However, the ITAT bench comprising Amit Shukla and G.S. Pannu ruled that the credit for taxes Shah Rukh paid in the UAE, if any, would be allowed as per the law.
The actor had submitted before the tibunal that since income from his immovable asset in Dubai would be taxed in the UAE as per the India-UAE tax treaty, he did not offer it for taxation in India.
Rejecting his claim, the ITAT asked the IT Department to rework Shah Rukh's final liability under the head 'Income from house property'.
In 2007, the developers of the famous Palm Jumeirah project had gifted to Shah Rukh the luxurious sea-front villa on a 14,000 square feet plot in Dubai.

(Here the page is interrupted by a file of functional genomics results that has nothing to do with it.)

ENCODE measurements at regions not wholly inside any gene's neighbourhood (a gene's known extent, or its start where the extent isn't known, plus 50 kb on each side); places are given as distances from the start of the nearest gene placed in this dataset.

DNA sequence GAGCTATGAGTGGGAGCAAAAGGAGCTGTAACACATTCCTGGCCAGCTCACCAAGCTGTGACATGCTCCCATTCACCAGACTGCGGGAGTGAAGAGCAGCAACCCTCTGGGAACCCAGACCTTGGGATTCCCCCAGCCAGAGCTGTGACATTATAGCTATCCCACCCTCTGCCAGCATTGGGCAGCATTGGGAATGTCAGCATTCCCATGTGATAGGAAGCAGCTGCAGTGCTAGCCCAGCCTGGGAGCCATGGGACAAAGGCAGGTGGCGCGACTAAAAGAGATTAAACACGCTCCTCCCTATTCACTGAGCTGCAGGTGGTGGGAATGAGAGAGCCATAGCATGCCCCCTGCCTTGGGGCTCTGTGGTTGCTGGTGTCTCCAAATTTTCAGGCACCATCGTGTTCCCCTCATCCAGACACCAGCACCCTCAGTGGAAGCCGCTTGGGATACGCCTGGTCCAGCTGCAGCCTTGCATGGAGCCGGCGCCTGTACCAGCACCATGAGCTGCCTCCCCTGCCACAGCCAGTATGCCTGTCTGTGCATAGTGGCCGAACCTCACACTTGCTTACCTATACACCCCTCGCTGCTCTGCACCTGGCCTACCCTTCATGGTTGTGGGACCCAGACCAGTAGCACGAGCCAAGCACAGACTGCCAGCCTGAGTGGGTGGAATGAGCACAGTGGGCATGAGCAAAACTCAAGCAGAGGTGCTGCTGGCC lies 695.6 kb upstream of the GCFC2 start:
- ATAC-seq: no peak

A year later, Shah Rukh took possession of the property, comprising the 8,500 square feet six-bedroom villa with an exclusive beach and a private pool.
For the FY 2008-2009, the IT Department estimated the deemed rental value to be around Rs 9.6 million and after the standard deduction of 30 per cent, Shah Rukh was taxed for nearly Rs 60.72 lakh.
When Shah Rukh challenged this, the IT Commissioner (Appeals) upheld the department's action on the basis of a clarification issued by the Central Board of Direct Taxes vide a notification dated August 28, 2008.
The notification said that when a tax treaty entered into by India states that income of a tax resident of India 'may be taxed' in the other country, such income shall be first included in his taxable income in India.
Subsequently, relief could be granted for taxes, if any, paid overseas, according to the notification.
Shah Rukh filed an appeal with the ITAT, which has now been rejected.
(Except for the headline, this story has not been edited by NDTV staff and is published from a syndicated feed.)